The utilisation of ratios of co-occurrence probabilities instead of the raw probabilities themselves has been shown to be more effective in distinguishing useful terms such as “solid” and “gas” from those which are less meaningful, such as “fashion” and “water”. This has enhanced the ability to separate words. As a result, the GloVe method of word vector learning commences with ratios of co-occurrence probabilities, rather than the probabilities themselves.

BERT (Bidirectional encoder representations from transformers) (Bidirectional encoder representations from transformers)

This natural language processing (NLP) algorithm employs transformers, a subclass of tools, to modify text. BERT-Base consists of 110 million parameters, whereas BERT-Large boasts 340 million.

The attention mechanism utilised by this model allows for the generation of world embeddings that are highly contextualised. Once the embedding is trained, it is provided as input to the next BERT layer, allowing the layer’s attention mechanism to understand the correlation between words to the left and right of them.

This method is more sophisticated than the previous ones due to the more accurate word embeddings that are produced. This is largely due to the large word corpus and pre-trends model which utilises data from Wikipedia. To further improve the effectiveness of this method for task-specific datasets, the embeddings can be fine-tuned.

It is very useful for translating across languages.


Recent advancements in deep learning models, such as Gated Recurrent Unit (GRU), Long Short-Term Memory (LSTM), and Transformers, have demonstrated their utility in Natural Language Processing (NLP) tasks, including sentiment classification, name entity identification, and audio recognition. To take advantage of these models, they can be trained using word embeddings.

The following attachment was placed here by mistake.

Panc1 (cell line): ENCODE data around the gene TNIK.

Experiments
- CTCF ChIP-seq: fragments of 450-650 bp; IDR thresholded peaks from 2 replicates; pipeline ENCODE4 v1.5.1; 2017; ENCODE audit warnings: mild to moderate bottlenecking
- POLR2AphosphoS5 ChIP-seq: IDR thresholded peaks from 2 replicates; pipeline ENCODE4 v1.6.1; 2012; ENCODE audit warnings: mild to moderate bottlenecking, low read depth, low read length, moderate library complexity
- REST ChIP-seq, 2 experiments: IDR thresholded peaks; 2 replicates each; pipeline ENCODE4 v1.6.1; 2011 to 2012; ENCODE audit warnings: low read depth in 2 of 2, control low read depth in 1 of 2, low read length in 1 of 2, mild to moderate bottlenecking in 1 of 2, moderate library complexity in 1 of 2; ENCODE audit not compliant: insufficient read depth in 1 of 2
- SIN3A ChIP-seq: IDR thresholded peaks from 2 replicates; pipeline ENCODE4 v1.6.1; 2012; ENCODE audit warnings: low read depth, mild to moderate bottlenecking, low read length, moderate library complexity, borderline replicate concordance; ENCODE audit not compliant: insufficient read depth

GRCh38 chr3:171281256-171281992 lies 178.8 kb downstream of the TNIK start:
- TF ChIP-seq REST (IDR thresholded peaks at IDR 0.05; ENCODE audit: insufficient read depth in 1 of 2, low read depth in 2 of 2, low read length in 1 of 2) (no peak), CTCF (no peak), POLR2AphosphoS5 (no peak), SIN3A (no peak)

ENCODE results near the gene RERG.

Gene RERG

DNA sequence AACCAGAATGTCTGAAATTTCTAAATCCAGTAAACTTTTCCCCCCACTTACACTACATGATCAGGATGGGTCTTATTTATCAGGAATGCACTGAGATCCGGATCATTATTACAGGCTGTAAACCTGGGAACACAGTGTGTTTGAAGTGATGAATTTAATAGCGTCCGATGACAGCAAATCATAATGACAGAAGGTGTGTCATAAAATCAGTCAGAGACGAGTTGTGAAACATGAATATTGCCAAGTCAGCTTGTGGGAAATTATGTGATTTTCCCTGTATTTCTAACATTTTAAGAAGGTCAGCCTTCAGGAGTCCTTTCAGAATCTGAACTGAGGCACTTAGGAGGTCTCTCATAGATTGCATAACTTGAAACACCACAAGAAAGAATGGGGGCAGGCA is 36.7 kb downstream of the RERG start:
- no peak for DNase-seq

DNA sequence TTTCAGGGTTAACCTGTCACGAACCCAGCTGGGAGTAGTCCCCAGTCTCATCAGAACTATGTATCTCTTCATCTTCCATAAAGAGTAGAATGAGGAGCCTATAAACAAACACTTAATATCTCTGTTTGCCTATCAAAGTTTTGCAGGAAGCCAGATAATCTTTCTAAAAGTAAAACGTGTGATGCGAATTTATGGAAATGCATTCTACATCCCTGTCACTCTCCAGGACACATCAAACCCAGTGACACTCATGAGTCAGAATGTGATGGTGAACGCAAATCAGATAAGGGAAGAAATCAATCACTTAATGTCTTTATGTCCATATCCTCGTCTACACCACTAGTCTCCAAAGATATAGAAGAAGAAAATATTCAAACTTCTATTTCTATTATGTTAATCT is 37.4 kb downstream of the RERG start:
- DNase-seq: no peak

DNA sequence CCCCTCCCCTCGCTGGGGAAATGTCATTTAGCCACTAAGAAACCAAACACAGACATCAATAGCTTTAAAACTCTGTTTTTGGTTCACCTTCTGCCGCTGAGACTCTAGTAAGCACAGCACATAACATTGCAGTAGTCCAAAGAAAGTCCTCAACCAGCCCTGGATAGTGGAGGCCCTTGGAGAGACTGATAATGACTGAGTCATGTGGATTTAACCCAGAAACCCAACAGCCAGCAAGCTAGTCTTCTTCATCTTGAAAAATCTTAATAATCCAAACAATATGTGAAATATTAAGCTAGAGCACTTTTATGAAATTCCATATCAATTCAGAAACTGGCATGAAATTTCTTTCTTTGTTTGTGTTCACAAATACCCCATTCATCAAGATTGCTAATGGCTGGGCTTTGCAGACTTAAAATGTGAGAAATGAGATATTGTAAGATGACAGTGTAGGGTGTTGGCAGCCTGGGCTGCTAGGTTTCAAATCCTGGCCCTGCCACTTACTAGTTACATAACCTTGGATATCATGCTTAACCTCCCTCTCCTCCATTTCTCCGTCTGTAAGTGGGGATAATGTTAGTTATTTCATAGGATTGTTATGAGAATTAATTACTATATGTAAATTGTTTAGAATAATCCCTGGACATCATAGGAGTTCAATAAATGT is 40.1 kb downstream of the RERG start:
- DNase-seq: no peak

After much deliberation, I have come up with this summary checklist.

  • Words in a sack: picks out characteristics from the text
  • Information retrieval and keyword extraction using the TF-IDF index
  • Task for semantic analysis using Word2Vec
  • Word-analogy and named-entity recognition jobs all around the world
  • Translation and question-answering platform BERT

In this article, we conducted a comparative analysis of two widely-used Natural Language Processing (NLP) vectorization techniques: Bag of Words (BoW) and Term Frequency–Inverse Document Frequency (TF-IDF). By doing so, we highlighted the shortcomings of each method and how they can be overcome through word-embedding methods such as GloVe and Word2Vec, which rely on dimensionality reduction and contextual similarity. Having discussed the potential of word embeddings, it is now evident that these can be of great use in daily life.